In this Summary: Introduction; The SEC’s pay-to-play rule; Prong 1: Political contributions; Prong 2: Third-party solicitations and fundraising; Prong 3: The catch-all; Recordkeeping requirements of the rule; State laws and regulations; New York; California; and Practice tips.
Private equity advisers that are either registered with the Securities and Exchange Commission (SEC) or ‘exempt but reporting’ are also subject to Rule 206(4)-5 under the Investment Advisers Act of 1940 (Advisers Act). The rule, more commonly known as the ‘pay-to-play rule’, effectively limits the ability of an investment adviser and its high-level employees to make political contributions or provide gifts to political figures and candidates that could award the adviser business contracts.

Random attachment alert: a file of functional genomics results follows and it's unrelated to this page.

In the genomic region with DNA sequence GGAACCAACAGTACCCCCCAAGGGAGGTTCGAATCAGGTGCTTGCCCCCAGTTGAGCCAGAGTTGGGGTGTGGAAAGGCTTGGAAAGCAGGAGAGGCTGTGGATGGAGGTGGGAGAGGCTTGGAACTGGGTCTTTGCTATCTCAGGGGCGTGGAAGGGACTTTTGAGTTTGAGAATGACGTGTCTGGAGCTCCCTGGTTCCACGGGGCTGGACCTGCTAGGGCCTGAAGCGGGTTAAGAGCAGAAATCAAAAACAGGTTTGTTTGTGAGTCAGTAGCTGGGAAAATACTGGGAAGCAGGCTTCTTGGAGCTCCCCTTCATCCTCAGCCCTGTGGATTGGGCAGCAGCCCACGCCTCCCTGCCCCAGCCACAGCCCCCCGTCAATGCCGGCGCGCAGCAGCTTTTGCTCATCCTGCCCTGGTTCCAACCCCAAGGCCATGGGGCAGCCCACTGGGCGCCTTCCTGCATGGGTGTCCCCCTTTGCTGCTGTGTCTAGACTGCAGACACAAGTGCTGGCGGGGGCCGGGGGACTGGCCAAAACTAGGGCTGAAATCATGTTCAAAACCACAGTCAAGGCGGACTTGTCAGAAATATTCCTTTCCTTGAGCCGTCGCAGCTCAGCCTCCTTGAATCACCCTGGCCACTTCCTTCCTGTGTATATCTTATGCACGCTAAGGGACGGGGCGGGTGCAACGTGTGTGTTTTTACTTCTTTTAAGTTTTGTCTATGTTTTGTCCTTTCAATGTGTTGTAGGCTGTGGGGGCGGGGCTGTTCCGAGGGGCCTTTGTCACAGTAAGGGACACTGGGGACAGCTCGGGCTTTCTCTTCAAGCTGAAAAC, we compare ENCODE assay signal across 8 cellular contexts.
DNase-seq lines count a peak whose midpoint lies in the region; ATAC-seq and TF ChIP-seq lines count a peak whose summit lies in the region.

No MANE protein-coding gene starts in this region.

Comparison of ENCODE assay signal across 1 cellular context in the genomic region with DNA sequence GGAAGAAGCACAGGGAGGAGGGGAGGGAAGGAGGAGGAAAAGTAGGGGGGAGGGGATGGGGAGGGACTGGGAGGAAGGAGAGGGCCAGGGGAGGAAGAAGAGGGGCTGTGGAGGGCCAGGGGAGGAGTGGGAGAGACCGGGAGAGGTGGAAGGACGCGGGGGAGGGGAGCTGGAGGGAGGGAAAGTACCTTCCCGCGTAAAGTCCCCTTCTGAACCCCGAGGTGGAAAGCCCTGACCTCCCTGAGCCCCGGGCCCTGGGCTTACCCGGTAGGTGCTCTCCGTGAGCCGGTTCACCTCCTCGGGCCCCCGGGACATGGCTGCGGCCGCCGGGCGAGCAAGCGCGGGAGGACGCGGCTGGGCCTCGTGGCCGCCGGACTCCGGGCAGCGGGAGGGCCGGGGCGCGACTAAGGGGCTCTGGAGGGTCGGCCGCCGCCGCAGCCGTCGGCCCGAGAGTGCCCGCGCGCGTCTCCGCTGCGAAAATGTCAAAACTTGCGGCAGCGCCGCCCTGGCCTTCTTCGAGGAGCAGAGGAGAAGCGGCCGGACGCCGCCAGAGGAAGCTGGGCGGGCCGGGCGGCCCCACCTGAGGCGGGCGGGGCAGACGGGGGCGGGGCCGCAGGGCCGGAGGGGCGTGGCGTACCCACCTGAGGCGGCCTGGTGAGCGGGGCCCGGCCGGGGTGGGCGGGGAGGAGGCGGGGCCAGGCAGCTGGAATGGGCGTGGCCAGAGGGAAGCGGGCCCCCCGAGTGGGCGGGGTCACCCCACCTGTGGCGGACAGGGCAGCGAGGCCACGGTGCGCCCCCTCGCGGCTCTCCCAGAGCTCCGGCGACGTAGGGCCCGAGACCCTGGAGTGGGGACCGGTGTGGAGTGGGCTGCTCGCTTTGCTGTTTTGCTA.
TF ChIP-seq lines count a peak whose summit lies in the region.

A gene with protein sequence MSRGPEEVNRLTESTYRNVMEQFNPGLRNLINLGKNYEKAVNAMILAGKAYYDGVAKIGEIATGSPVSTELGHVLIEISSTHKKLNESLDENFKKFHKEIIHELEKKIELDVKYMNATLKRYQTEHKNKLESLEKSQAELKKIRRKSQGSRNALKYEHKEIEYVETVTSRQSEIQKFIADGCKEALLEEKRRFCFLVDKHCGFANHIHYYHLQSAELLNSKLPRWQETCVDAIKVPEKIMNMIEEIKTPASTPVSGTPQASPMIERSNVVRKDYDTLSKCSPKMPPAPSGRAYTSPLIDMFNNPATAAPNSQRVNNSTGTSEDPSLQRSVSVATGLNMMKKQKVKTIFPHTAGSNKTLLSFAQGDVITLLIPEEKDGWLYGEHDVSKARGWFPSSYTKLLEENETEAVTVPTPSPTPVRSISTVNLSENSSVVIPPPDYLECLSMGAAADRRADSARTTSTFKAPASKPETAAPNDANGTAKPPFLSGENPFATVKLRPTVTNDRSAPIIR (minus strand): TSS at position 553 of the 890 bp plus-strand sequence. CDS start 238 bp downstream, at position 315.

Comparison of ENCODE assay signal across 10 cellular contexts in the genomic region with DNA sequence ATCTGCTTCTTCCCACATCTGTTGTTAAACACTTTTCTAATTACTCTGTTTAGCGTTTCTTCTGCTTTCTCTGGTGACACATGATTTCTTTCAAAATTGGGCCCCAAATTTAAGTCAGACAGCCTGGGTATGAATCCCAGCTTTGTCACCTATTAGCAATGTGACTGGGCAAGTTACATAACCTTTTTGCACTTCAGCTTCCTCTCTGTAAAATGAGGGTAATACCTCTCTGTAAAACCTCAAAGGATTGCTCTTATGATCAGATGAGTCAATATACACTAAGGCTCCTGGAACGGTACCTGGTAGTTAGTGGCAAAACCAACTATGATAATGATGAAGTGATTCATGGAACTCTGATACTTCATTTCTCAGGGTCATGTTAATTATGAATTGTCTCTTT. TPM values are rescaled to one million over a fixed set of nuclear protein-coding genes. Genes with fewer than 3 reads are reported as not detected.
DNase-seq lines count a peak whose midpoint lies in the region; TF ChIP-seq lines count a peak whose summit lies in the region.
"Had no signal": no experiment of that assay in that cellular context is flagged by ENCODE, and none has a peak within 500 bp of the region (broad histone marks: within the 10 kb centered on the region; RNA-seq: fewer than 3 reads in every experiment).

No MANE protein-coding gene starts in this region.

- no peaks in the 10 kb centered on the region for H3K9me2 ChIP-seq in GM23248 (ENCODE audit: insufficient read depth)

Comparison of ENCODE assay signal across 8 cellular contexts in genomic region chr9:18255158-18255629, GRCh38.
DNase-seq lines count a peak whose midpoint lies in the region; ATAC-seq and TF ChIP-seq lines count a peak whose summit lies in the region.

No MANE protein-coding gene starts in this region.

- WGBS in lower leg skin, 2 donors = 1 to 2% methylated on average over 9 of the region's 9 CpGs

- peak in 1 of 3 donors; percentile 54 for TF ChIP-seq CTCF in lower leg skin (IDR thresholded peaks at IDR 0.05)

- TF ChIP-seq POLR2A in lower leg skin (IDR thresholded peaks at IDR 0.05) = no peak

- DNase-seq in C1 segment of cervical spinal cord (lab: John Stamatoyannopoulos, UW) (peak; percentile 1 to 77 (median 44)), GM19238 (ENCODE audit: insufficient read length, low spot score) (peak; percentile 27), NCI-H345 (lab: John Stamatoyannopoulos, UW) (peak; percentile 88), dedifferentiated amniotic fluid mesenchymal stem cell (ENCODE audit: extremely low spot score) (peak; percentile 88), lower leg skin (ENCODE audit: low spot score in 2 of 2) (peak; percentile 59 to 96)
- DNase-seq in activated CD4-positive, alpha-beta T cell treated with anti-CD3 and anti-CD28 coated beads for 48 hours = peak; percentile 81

Since the rule was first adopted in July 2010, it has been interpreted by SEC staff, amended and, most recently, the focus of no-action relief. Numerous state and local governments have also proposed and/or adopted similar legislation or regulations that either prohibit investment advisers and their employees from making contributions to political figures, or require advisers and their soliciting personnel to register as lobbyists prior to competing for government contracts. As a result, before a private equity adviser seeks to do any business with or manage any assets for a government entity, it must assure itself that it is in compliance with both the SEC’s pay-to-play rule (a complicated enough task in its own right) and any applicable state or local statutes or rules.
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